Care for Aging Veterans
It’s not always easy to try and convince an elderly loved one they might require some type of home care support. If that elderly family member is also a veteran, the challenges you face might seem even more monumental.
That’s because many veterans take a great deal of pride in not only their own independence, but their service and ability to support others. These are the men and women who may be the first to answer the call for support and assistance when a friend requires it.
When they need help themselves, though, all bets could be off. They might deny the challenges they face, not be willing to accept those challenges, or have other issues to address.
As June is Effective Communications Month, here are three ways you might be able to talk about the topic of home care support with an elderly veteran family member, friend, or somebody else you know is having certain challenges at home.
1. Gather information.
The more you know about home care support for seniors, the more you’re going to be able to address any questions or concerns they might have.
Some people have a tendency to deflect by asking questions they assume the other individual could not possibly have the answer to. If you arm yourself with plenty of information regarding home care aides, agencies, and the services they offer, you’ll be in a better position to stop those deflective tendencies.
2. Speak clearly and consistently.
If you’re trying to convince somebody to consider a home care aide, make sure you are consistent in your observations and concerns.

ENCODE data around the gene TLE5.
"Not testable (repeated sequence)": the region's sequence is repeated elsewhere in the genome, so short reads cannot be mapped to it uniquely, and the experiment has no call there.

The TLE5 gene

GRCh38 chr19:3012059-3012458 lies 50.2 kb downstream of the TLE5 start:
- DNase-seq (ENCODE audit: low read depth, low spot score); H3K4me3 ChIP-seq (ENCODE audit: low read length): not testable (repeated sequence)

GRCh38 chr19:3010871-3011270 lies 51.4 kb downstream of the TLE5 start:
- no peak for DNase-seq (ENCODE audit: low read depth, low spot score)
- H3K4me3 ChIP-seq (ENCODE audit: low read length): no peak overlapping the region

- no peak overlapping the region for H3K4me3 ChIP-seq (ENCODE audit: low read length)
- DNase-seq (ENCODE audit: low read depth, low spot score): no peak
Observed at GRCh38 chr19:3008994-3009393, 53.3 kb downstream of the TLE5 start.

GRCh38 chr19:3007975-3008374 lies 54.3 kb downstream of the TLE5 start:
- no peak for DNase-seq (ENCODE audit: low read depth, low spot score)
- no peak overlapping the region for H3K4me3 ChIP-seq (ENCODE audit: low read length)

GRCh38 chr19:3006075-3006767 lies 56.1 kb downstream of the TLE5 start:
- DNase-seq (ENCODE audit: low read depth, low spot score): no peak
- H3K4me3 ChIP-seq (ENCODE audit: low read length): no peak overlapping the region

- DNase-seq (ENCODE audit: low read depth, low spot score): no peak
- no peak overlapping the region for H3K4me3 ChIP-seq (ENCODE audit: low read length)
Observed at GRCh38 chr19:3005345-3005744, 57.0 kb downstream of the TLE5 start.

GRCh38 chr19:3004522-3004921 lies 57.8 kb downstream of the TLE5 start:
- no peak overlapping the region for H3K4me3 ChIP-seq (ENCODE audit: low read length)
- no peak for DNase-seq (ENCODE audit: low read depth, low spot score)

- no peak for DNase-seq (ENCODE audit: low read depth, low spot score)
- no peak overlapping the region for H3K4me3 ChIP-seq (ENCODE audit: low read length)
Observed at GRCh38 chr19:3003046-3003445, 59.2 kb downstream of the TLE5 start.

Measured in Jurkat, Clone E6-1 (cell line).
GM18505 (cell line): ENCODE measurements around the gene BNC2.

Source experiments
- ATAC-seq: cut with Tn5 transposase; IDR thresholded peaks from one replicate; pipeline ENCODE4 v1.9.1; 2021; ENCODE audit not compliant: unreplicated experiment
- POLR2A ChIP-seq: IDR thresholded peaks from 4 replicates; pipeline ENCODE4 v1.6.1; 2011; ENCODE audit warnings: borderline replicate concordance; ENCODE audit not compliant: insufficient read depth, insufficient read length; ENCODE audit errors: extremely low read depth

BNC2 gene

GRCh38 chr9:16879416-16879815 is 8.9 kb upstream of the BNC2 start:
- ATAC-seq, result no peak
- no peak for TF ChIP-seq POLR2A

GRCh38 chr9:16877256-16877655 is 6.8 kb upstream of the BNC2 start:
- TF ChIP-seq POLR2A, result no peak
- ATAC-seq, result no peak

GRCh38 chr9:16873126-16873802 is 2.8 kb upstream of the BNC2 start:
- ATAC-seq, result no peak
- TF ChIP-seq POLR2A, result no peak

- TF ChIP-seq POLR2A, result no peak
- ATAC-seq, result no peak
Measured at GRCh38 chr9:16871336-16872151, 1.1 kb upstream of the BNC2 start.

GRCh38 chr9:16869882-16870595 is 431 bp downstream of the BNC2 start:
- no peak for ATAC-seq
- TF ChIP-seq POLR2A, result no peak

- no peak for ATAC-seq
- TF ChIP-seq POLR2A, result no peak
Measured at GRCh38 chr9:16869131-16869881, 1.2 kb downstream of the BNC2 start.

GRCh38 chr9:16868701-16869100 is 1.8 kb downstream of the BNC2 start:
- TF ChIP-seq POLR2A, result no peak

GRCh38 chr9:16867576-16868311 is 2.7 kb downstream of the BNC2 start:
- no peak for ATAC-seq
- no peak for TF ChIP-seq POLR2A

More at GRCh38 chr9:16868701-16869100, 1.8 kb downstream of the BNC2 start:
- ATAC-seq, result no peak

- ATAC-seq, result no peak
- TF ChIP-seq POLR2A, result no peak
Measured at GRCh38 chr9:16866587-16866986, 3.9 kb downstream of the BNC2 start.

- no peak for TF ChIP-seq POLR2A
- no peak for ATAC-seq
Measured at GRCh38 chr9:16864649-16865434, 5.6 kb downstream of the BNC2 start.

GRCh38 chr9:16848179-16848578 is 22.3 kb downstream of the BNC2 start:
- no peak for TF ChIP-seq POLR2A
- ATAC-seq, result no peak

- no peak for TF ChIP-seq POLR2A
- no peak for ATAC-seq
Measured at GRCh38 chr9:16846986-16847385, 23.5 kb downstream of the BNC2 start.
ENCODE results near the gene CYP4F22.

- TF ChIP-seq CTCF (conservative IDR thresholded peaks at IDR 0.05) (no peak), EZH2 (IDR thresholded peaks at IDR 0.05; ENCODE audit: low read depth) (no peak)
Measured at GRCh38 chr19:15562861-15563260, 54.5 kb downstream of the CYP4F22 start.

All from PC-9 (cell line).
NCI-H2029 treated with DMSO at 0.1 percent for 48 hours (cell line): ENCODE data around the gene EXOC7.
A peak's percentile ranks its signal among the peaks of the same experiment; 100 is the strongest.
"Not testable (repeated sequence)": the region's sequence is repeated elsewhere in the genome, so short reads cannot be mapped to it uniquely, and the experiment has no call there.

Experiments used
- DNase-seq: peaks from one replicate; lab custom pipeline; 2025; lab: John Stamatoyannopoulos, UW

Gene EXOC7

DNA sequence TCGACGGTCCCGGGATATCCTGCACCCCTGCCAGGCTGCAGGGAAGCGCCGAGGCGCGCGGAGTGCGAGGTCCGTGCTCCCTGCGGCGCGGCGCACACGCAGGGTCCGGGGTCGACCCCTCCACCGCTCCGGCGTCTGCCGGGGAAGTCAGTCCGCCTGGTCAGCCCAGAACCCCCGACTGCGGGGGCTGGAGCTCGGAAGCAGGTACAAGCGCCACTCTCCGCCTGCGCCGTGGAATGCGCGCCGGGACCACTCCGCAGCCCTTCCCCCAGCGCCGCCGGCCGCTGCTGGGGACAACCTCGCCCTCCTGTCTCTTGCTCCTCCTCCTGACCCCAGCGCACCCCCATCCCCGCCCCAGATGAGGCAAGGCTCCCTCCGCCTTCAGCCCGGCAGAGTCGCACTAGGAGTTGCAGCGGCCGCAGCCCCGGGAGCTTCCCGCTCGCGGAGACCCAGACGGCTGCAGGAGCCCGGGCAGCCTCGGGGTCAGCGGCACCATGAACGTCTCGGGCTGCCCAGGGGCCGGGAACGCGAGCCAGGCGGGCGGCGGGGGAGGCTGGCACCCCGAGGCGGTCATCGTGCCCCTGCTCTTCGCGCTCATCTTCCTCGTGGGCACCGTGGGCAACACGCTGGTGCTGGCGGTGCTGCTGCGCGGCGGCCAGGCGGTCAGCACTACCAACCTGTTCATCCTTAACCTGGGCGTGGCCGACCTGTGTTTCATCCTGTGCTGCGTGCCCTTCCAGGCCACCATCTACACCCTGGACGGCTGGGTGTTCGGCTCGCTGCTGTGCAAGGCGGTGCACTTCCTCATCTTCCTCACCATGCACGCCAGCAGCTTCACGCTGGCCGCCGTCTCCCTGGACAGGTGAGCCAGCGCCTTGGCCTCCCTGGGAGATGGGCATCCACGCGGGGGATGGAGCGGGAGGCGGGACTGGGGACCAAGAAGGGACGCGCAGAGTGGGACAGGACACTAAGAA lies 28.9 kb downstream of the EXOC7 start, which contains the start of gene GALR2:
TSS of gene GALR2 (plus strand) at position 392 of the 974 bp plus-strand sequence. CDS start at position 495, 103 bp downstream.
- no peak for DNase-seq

If there are any inconsistencies, somebody who isn’t willing to listen or doesn’t really want to hear it is going to latch onto those and keep bringing them up time and time again.
3. Listen closely.
This is arguably the most important aspect of communication. You need to be willing and able to listen to what the senior has to say with regard to their ability to care for themselves, the questions they might have about home care, and concerns they bring up.
The only way to truly listen is to give the senior time to talk. When you listen, make sure you’re giving them your undivided attention.
When you do that, you may see opportunities to hammer home the value of this type of support, with regard to staying active, being safe, and much more.
You also may realize this veteran could possibly qualify for the Aid and Attendance Benefit, which can help pay for a significant level of home care support.
If you or a loved one are considering hiring care for aging veterans, please contact the friendly staff at Veterans Care Coordination. Call today: 1-855-777-4693
Under Kyle’s leadership, Veterans Care Coordination has become one of the fastest growing senior service companies in the United States. Partnering with health care providers throughout the U.S., VCC serves more than 1000 clients in 45 states. The company currently employs more than 65 professionals.
In January 2014, Kyle was named to the St. Louis Business Journal’s prestigious “40 Under 40” list. The St. Louis Small Business Monthly also named him as one of the “100 St. Louisans to Know” in 2014. In 2015, Kyle was selected as one of ten national finalists for the 2015 Glenn Shepard Leadership Award. In addition, in September 2013, Veterans Care Coordination was honored by the St. Louis Small Business Monthly as one of the “Top 20” small businesses in the St. Louis area, in 2014 the company was honored as a finalist for the Arcus Awards and by the St. Louis Post Dispatch for being a Top Workplace.
Kyle is an accredited claims agent by the Department of Veterans Affairs. He is a frequent speaker on the topic of veterans’ benefits, addressing conferences such as the Home Care Association of America and the Northeast Home care Conference. Kyle currently serves on the Board of Directors of the Mid-East Area Agency on Aging and has been previously involved with the St. Louis Chapter of the Alzheimer’s Association. He resides in Lake St. Louis, Mo. with his wife and twin boys. In his spare time, Kyle is an avid tennis player.